• Regrow lettuces: Many lettuces can be regrown if you leave the bottom 2 inches of the central core intact. Place it on top of a glass of water in a shady spot or plant it directly into a pot filled with soil and keep it watered. You should see new growth within a week.
  • Regrow green onions: Stick the white part of the onions, root-side down, in a half-inch of water. Dump and replace the water daily. New green shoots will appear within a week. Snip what you need and let the rest keep growing.
  • Homemade vegetable broth: Don’t toss carrot or celery ends, vegetable peels, or even the vegetables your kid didn’t finish at dinner. Save them in a large bag in the freezer, then when it’s full, dump the bag into your crockpot and add water to cover the peels. Cook on low overnight, strain, and season to taste.

Meat Bones

You’ve no doubt read about bone broth being a nutritional powerhouse. There’s no need to rush out and buy special ingredients for it. Bones are one of the easiest kitchen scraps you can reuse.

  1. Next time you serve chicken or ribs, or even pork chops, save the bones and stash them in separate bags in the freezer.
  2. When a container is full, transfer it to a stockpot and add some carrots, celery, and onions. Toss in some peppercorns and a bay leaf, too.
  3. Then add cold water and some form of acid (lemon juice or a splash of vinegar) and let it simmer all day or even longer. When the bones crumble easily, it’s ready.
  4. Strain the liquid and transfer it to the fridge to let the fat solidify. Scoop this off, and you’ve got bone broth.

Cold Coffee

Freezing leftover coffee in ice cube trays is a great way to cool down your morning cup without diluting its taste. But don’t stop there.

  • Good gravy: Cold, leftover coffee also adds a nice kick to beef gravies and stews. Or, stir a little into chili to provide a flavorful depth.
  • DIY hair highlights: Redheads and brunettes can bring out their hair’s gorgeous highlights with a cold coffee rinse in the shower. (Let it sit for 30 minutes to dye your grays, too.)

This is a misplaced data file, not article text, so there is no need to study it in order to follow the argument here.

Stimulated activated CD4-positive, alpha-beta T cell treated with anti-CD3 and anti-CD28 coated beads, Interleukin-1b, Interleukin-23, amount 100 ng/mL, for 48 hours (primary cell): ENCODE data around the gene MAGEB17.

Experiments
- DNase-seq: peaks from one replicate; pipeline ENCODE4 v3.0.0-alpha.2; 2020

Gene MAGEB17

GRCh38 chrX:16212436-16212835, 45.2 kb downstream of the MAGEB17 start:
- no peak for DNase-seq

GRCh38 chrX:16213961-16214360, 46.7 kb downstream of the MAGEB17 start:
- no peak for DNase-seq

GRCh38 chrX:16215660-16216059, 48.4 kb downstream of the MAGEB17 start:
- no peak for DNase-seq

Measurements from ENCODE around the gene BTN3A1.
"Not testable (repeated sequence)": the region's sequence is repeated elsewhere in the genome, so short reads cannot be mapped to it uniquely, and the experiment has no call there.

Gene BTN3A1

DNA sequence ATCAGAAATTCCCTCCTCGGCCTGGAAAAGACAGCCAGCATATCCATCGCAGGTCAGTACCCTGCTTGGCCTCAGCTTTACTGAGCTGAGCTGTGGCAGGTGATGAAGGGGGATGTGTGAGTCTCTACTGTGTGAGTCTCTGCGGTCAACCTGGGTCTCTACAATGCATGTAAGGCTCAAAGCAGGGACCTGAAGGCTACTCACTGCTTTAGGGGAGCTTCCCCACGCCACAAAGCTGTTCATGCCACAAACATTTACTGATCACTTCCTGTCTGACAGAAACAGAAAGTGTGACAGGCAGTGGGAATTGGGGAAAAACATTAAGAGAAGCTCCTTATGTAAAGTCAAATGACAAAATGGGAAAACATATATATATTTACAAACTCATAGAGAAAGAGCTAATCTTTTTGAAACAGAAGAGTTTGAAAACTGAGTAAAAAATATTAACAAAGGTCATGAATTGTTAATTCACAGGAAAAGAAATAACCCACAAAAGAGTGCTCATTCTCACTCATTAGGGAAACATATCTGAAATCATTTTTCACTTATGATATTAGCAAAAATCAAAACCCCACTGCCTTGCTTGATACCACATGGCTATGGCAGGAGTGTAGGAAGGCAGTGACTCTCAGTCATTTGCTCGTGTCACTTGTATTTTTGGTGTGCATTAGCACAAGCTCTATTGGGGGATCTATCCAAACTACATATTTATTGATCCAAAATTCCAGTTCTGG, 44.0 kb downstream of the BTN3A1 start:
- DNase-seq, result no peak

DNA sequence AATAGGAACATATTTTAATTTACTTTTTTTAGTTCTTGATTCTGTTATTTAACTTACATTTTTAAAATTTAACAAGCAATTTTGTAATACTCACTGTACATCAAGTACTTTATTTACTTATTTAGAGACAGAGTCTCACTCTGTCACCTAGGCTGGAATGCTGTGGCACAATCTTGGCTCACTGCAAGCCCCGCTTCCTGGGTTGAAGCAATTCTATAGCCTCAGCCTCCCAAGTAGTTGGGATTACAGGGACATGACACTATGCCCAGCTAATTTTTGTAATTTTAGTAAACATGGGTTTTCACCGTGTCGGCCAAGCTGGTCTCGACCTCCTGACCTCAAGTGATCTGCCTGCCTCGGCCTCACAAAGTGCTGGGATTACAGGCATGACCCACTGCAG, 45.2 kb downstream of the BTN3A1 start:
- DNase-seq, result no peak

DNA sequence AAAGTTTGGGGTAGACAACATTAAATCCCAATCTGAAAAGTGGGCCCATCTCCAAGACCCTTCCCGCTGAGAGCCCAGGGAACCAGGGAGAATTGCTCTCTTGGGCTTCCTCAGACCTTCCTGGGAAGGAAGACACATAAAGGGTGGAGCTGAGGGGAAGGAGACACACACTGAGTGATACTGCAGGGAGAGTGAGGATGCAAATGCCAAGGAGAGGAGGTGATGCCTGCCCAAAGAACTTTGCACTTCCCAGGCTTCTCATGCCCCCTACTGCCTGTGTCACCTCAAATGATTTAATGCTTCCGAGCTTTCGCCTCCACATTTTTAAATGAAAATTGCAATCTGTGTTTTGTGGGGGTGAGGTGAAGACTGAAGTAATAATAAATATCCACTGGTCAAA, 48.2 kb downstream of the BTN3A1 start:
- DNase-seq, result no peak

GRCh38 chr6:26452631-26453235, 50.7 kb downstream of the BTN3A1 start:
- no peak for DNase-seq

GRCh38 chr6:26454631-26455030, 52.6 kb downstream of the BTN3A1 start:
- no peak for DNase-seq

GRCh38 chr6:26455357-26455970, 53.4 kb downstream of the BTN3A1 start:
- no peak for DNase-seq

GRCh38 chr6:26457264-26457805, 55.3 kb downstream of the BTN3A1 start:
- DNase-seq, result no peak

• Prettier plants: Acid-loving plants like azaleas and magnolias adore a good drink of cold coffee now and then.

Bread Heels and Crusts

Some people swear that the bread heels make the best sandwiches. If you’d rather not give that method a try, there are still plenty of ways to use the heels and even those leftover crusts your kids refuse to eat.

  • Homemade bread crumbs: Grind fresh bread heels and crusts in the food processor to make soft bread crumbs for cooking. For dried bread crumbs, toast the scraps in a low oven first and grind once they’re they’re dried out. Both can be stored in the freezer until needed, and you can add whatever herbs and spices you like, too.
  • Clean your walls: Crazy as it sounds, pressing a heel of bread against greasy fingerprints on a wall gest rid of them without damaging the paint. Discard after use. (Related: How to Clean Walls and Ceilings.)
  • Use them in salads: Tear up bread heels and crusts to make Panzanella Salad, or brush them with melted butter and cook in a low oven to make croutons.

Vegetable Cooking Water

Cooking vegetables in water transfers some of their nutrients to the liquid. So, don’t let that go to waste. Cooking liquid is an easy kitchen scrap to reuse.

  • In the garden: Let the water cool then sprinkle it at the base of garden or houseplants. You can also add it to your compost pile.
  • Dyeing eggs: Add a little white vinegar and pour the warm liquid over hard-boiled eggs, then let them sit 2-4 days to dye them. Leave them in the shells for Easter eggs, or take the shells off to color the eggs themselves.
  • In cooking: If you’ve got the freezer space, save up the liquid and use it the next time you boil pasta to give it added flavor and nutrition. Or, use it in place of water when baking bread.
  • Dog treats: As long as you didn’t use onion or garlic, leftover vegetable cooking liquid makes an excellent filling for your dog’s Kong toys — just plug the small hole with a bit of cheese and add the cooled vegetable water then freeze it. (You can core an apple and do the same.)

Pickle Juice

There’s always a lot of brine left in the jar once you’ve eaten pickles, so don’t throw it out. Some folks swear by pickle juice as a sore throat remedy, and apparently many athletes consider pickle juice to be the new Gatorade.

  • Make quick homemade pickles: Reheat the pickle juice and add more vegetables to it, then let it cool to room temperature. Refrigerate it for two days, and you have quick-pickled vegetables. (Related: Garlic Dill Pickles Recipe.)
  • Give salads a zing: Add a splash of pickle juice to macaroni or potato salads. You can even add some of the chopped pickles, too.
  • Stir it into deviled egg filling: Classic deviled eggs use white vinegar, but replacing that with pickle brine gives them a neat flavor twist. Add chopped pickles if you like, then top them with sprinkled fresh dill. (Related: 18 Recipes Using Hard Boiled Eggs.)

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One Comment

  1. I love this page indeed. When we wash rice before cooking, the milky water looks rich, feels pity to spill into drain…I use it to water the plants..but is there more way to utilize it ?